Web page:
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Greg Prince and Jason Fry
Faith and Fear in Flushing made its debut on Feb. 16, 2005, the brainchild of two longtime friends and lifelong Met fans.

Greg Prince discovered the Mets when he was 6, during the magical summer of 1969. He is a Long Island-based writer, editor and communications consultant. Contact him here.

Jason Fry is a Brooklyn writer whose first memories include his mom leaping up and down cheering for Rusty Staub. Check out his other writing here.

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Well Hello, Mike Pelfrey

At the risk of antagonizing tedious radio hosts, I’m proud of Mike Pelfrey too.

Perhaps that’s OK with Mike Francesa, since I’m 15 years older than Big Pelf. (Not that I give a shit.) I’m proud of Pelf for the same reasons I suspect Matt Cerrone was: Pelf has spent his entire professional career as a Met and, after a decidedly awkward adolescence, appears to have become a star. It’s great to see.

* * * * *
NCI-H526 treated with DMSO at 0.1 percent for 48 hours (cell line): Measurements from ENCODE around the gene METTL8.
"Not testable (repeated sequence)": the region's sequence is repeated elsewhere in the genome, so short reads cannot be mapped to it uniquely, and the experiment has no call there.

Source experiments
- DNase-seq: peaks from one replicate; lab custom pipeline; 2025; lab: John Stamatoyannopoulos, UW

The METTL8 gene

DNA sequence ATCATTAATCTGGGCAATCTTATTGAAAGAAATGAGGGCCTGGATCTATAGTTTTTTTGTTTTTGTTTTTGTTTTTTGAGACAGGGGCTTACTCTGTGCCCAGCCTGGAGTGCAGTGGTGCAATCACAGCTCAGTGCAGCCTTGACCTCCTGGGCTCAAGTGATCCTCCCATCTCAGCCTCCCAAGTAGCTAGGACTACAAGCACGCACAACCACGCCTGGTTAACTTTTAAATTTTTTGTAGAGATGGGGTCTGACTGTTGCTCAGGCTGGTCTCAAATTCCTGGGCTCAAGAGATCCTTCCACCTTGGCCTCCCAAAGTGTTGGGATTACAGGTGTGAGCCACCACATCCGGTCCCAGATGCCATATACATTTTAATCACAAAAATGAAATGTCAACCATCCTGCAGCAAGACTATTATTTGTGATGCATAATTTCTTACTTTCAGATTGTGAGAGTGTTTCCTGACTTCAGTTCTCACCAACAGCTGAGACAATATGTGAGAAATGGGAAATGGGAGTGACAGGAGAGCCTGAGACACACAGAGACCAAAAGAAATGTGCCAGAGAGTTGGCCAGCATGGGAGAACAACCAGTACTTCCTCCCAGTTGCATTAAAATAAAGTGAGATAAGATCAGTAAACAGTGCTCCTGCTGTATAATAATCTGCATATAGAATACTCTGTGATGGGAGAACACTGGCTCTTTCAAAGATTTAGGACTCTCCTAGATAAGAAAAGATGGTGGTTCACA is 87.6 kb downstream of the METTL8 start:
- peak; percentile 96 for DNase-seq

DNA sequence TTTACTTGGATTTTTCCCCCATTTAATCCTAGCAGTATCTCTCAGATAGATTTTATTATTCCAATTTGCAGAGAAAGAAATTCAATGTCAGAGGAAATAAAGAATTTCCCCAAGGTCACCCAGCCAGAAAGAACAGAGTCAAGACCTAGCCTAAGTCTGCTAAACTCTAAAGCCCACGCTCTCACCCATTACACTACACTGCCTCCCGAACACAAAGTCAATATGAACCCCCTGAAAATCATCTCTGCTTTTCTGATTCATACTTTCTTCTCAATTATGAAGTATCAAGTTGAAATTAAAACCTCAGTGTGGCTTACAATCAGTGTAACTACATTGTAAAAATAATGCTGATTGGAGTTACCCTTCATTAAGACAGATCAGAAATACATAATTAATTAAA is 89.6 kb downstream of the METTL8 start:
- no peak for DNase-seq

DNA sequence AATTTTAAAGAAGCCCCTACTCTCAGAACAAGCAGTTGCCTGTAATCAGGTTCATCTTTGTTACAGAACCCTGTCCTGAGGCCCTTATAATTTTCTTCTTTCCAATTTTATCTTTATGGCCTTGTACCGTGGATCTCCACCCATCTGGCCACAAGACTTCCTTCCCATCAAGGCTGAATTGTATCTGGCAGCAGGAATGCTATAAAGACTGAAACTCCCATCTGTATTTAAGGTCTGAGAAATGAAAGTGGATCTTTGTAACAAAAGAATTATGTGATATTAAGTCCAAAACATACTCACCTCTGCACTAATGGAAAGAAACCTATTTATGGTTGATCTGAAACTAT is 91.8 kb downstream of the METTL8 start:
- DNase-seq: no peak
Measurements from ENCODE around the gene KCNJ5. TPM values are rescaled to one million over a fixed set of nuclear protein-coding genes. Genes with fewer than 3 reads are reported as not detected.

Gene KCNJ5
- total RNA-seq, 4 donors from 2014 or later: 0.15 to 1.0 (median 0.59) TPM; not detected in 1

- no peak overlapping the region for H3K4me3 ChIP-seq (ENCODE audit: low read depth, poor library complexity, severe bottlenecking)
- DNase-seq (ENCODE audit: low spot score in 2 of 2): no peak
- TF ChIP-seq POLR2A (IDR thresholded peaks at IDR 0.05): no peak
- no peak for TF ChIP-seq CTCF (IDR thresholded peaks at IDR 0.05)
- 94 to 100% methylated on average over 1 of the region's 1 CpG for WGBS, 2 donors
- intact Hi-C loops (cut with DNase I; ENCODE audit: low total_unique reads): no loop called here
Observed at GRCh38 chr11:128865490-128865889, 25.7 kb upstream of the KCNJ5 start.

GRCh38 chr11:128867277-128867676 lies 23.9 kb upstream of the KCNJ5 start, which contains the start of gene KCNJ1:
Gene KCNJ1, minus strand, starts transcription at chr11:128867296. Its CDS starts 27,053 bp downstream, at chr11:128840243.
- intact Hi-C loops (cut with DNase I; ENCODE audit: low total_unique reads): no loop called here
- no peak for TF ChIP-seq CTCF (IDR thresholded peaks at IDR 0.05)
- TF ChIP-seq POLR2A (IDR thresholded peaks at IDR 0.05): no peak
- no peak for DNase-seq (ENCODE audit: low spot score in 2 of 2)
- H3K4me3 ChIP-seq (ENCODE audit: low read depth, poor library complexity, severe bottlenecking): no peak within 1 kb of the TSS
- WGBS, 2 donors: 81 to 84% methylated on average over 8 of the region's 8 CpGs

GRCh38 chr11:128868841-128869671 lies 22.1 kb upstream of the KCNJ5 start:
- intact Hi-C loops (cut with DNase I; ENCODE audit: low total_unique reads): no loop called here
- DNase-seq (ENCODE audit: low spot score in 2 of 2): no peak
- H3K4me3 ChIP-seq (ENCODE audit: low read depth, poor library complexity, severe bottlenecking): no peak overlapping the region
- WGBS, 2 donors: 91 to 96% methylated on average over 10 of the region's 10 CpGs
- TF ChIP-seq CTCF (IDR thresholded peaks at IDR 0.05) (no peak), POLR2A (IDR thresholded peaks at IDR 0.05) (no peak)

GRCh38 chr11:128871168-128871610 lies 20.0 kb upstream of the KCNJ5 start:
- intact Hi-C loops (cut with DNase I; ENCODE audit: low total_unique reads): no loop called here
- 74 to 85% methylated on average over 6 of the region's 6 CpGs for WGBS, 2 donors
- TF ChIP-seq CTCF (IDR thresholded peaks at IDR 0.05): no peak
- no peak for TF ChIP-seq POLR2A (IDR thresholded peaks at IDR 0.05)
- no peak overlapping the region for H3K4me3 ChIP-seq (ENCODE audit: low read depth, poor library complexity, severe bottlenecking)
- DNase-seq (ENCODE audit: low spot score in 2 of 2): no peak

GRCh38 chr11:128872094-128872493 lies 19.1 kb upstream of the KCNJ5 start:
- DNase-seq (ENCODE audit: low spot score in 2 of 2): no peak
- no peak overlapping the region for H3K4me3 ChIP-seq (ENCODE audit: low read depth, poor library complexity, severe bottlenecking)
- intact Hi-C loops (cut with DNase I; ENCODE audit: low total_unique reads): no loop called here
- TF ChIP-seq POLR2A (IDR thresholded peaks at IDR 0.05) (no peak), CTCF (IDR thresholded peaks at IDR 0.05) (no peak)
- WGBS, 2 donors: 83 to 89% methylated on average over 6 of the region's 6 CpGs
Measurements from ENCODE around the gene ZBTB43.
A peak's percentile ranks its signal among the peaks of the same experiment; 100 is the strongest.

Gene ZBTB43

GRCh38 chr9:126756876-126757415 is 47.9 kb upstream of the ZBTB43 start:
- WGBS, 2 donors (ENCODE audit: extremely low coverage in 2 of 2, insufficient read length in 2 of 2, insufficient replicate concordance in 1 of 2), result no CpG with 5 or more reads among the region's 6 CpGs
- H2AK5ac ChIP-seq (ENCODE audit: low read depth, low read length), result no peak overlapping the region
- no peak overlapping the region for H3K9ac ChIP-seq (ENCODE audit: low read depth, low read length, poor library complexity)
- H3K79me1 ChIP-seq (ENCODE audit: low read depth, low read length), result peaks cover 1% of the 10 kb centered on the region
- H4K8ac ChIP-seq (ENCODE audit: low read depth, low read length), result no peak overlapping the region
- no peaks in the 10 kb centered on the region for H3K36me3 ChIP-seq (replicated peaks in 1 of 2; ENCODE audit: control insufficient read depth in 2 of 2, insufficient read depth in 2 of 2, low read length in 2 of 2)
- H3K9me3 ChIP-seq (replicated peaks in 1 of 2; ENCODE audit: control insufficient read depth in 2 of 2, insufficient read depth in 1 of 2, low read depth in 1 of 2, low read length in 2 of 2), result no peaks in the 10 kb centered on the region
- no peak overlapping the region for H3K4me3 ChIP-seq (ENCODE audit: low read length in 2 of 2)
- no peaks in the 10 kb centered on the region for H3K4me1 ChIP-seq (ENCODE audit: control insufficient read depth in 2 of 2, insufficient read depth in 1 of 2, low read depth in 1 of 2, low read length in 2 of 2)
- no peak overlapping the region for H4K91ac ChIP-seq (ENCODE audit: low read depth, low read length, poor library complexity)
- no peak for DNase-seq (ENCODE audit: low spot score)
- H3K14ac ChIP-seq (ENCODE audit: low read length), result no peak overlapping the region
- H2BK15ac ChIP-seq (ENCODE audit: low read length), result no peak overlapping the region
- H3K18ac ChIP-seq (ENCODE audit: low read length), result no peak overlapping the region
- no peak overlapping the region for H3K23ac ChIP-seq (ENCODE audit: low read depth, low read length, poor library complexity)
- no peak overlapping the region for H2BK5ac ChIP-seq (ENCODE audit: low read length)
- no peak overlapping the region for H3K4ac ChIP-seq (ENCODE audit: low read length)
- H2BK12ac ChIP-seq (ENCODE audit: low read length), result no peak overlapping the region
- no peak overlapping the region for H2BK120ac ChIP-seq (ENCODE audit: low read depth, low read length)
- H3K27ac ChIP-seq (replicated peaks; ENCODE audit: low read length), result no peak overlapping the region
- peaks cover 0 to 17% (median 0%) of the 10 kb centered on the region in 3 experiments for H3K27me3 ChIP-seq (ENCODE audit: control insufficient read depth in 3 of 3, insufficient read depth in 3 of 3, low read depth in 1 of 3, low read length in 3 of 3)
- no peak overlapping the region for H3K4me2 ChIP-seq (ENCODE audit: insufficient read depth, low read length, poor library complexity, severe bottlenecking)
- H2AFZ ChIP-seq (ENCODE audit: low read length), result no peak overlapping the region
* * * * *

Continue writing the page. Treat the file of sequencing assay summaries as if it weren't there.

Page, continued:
Stardom for Pelf didn’t seem particularly likely not so long ago. There was the game against the Giants in which he telegraphed his pitches through the rather straightforward method of stomping around on the mound muttering what he was going to throw. There were all the times he let an inning get away from him and wandered around behind the rubber fidgeting and plucking at his cap and generally being cranky until his catcher and/or his infielders and/or his pitching coach had to go out there and settle him down, like a horse whose eyes have rolled back in his head. Pelfrey wasn’t just a plus-sized bag of eccentricities — he was the baseball equivalent of the guy in your office whom you kept an eye on because you figured he’d show up with an arsenal the day after his downsizing. Below the neck, his sinker seemed disinclined to sink and his college-baseball coach crabbed on the air that his velocity had disappeared. Oh, and Tom Seaver thought he was dumb. (Often merely a synonym for not Tom Seaver, but still.) Yes, there was a statistical case to be made that the biggest change wasn’t Pelfrey himself but the fact that he was stuck in front of Daniel Murphy and Luis Castillo and a grab bag of impostor shortstops, but on some level I think we resisted believing that, because we’d seen so much twitching and grousing and strange behavior and ineffective pitching that we were no longer inclined to give Pelf the benefit of the doubt.